There is an opportunity for Greek extra virgin olive oil producers to diversify the range of Greek oils on offer comments Savantes.
Most of the oils from the region come from the koreneiki variety, with a low percentage of other olive varieties mixed in.
This results in a limited range of tastes, differentiation coming from harvest timing, altitude and agronomic not varietal differences.
In a recent visit to Greece the Savantes writer tasted some oils ‘off the line’ from some varieties other than koreneiki.
The extra virgin olive oils had different and equally attractive taste profiles as the koreneiki oils.
There are some difficulties in identifying the different varieties in old groves where they are intermingled.
However, it may be worth the effort if the farmers were given an incentive to harvest the trees separately to produce a boutique olive oil which commands a premium price.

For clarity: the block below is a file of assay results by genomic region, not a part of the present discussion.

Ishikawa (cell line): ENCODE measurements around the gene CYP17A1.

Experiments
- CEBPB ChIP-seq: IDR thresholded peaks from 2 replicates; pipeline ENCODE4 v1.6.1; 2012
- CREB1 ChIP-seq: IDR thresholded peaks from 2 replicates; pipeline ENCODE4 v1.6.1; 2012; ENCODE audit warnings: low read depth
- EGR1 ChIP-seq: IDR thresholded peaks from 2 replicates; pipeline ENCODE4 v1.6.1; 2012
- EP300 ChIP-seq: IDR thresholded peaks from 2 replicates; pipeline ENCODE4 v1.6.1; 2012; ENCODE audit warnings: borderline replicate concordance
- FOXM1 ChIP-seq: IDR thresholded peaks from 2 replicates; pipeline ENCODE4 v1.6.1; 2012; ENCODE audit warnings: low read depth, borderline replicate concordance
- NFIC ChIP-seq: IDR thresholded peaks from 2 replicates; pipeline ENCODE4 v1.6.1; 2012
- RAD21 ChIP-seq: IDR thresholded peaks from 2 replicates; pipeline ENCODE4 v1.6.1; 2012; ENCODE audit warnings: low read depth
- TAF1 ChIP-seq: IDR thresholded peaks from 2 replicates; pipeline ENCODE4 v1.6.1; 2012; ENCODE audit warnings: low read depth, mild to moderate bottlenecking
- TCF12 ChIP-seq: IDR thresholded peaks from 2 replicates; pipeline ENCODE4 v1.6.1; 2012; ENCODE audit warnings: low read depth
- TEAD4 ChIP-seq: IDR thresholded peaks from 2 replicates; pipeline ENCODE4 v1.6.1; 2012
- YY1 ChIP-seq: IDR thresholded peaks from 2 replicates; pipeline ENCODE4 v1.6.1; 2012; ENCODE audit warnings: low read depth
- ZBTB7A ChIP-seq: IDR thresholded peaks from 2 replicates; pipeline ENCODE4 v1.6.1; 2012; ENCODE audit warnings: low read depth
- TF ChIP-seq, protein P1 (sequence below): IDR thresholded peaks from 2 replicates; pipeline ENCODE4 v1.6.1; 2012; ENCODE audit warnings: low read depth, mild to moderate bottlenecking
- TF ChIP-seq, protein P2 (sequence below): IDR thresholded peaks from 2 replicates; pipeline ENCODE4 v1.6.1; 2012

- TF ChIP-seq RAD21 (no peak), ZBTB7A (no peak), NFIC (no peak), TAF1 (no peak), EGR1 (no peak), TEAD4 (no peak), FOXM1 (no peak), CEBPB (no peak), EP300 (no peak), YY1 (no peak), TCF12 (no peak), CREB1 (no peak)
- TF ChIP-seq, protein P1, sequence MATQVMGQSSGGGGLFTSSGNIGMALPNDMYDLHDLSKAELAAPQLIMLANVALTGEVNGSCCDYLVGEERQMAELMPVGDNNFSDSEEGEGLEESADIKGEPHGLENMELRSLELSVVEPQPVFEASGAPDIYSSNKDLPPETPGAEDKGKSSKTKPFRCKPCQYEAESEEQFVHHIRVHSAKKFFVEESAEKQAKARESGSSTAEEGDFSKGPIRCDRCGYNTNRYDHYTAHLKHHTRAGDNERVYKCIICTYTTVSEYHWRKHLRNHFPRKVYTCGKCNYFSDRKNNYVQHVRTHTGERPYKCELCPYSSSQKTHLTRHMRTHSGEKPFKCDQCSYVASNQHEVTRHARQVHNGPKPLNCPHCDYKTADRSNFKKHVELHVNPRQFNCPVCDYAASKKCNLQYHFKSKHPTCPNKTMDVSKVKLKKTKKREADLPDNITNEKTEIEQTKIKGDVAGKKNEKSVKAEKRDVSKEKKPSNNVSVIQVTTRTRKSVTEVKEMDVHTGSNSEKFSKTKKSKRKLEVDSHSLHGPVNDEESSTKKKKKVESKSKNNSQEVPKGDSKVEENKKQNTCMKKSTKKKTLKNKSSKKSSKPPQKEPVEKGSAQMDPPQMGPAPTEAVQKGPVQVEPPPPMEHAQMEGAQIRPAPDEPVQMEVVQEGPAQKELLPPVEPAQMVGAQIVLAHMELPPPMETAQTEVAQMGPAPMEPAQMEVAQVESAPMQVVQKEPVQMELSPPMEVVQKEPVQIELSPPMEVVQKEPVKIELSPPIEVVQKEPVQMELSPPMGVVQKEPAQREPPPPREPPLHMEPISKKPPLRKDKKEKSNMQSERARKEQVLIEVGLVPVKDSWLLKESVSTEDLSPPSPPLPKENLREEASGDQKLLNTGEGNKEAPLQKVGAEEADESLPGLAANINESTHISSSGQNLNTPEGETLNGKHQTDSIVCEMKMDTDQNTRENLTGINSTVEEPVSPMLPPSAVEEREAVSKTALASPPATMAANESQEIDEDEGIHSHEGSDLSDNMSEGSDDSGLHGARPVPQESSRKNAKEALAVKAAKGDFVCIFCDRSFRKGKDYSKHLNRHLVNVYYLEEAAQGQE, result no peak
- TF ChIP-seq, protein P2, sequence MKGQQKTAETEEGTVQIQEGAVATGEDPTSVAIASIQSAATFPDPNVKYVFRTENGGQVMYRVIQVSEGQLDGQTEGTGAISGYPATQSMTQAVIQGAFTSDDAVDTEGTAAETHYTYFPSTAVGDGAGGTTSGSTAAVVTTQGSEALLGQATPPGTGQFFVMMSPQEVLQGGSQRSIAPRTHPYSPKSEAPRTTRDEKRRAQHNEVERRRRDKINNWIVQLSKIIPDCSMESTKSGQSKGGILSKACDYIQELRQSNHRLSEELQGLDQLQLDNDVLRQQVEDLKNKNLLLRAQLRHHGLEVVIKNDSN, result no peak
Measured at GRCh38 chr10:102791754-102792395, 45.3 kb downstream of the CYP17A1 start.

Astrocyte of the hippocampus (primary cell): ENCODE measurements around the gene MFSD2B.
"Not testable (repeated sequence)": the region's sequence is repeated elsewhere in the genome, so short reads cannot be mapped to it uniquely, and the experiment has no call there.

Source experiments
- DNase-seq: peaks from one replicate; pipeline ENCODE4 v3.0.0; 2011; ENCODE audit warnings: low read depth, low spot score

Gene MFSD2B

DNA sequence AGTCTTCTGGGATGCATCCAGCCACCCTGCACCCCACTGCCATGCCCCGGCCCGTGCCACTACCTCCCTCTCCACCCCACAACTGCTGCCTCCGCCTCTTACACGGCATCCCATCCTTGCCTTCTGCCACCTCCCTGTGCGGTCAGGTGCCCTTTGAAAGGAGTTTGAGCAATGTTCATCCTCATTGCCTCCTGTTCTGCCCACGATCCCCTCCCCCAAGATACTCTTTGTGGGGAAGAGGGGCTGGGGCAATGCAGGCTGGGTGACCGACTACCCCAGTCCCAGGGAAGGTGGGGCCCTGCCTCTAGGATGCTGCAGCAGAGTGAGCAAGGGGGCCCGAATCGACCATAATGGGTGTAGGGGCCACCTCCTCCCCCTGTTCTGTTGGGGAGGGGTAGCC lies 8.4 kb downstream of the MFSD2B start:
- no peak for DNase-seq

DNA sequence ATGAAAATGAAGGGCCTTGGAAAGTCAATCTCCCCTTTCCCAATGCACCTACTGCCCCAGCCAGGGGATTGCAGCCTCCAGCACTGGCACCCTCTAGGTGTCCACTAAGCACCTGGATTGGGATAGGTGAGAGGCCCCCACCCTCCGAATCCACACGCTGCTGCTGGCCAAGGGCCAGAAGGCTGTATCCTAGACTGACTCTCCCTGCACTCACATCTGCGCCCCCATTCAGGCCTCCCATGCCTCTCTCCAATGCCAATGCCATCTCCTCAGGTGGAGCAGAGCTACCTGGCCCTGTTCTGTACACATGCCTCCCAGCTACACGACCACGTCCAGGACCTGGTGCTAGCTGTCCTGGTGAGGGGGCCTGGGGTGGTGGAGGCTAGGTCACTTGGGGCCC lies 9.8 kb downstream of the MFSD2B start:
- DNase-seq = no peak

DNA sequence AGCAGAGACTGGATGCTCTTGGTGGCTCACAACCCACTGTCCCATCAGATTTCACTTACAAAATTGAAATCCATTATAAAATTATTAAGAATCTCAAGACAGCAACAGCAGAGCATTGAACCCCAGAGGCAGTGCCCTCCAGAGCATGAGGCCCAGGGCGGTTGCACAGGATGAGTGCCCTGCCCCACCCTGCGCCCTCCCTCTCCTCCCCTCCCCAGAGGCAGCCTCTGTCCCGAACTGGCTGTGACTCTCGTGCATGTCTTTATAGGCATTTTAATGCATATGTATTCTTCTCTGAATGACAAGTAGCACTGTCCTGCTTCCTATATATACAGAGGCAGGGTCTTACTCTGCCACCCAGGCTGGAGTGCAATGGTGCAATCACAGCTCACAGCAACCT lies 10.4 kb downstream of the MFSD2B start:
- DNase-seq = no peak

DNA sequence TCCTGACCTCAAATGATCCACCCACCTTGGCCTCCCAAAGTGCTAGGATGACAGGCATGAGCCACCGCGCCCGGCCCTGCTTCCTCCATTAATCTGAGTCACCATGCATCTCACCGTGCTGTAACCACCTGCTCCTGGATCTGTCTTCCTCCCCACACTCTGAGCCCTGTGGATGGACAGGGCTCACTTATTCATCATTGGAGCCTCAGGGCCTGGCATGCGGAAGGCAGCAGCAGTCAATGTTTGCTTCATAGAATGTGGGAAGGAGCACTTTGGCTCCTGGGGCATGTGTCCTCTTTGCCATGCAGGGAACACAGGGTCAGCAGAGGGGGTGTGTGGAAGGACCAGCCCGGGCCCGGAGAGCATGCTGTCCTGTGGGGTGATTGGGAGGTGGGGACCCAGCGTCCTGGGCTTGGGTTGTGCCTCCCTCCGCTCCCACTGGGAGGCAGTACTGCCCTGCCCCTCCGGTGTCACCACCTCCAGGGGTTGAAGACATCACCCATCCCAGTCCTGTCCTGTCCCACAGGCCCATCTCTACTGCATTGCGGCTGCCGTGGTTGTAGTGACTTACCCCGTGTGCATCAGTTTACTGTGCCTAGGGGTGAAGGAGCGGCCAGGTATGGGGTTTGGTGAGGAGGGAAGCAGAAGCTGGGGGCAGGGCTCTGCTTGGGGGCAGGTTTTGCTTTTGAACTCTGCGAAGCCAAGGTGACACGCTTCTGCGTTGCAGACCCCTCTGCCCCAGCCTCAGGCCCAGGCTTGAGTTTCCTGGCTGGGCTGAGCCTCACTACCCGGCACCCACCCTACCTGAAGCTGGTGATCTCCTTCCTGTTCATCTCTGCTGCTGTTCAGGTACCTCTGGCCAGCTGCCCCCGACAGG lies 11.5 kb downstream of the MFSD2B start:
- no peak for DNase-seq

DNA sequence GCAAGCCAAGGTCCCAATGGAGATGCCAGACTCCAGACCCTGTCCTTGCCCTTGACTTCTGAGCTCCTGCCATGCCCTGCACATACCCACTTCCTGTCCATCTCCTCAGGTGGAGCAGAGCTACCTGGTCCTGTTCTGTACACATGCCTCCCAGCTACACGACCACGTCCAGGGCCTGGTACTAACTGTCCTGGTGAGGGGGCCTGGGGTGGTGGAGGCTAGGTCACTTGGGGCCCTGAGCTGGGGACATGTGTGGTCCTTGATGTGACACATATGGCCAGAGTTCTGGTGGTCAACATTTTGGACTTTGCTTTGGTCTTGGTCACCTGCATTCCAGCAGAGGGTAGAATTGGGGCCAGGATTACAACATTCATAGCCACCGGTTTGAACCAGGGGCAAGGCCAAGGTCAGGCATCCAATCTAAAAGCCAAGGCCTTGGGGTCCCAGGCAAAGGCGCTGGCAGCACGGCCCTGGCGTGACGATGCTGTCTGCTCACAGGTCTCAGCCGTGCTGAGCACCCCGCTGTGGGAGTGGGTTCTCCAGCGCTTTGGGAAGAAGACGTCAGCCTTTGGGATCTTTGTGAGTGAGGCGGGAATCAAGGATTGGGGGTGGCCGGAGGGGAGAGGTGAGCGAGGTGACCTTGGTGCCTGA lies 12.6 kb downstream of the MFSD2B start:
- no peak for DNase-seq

In Greece there are several varieties of olive fruits. Among others, the most popular and most common are Ladolia, Manaki, Koroneiki, Athinolia (Tsounati) etc. During the stages of maturity, olive fruit changes colour from green to violet and then black.
Olive Oil taste characteristics depend on which stage of ripeness olive fruits are been collected. Olive Oil coming from green to violet olive fruits contains large amounts of phenolic and aromatic compounds and has intensive fruity and herbal taste (Koroneiki and Athinolia variety).
On the other hand, as the fruit becomes riper the amounts of phenolic and aromatic compounds are getting lower. The taste of olive oil that comes from violet to black fruits is softer and its aroma reminds ripe fruits like apple, tomatoes and sometimes almonds (Ladolia and Manaki variety).
Learn more about Greek Olives Varieties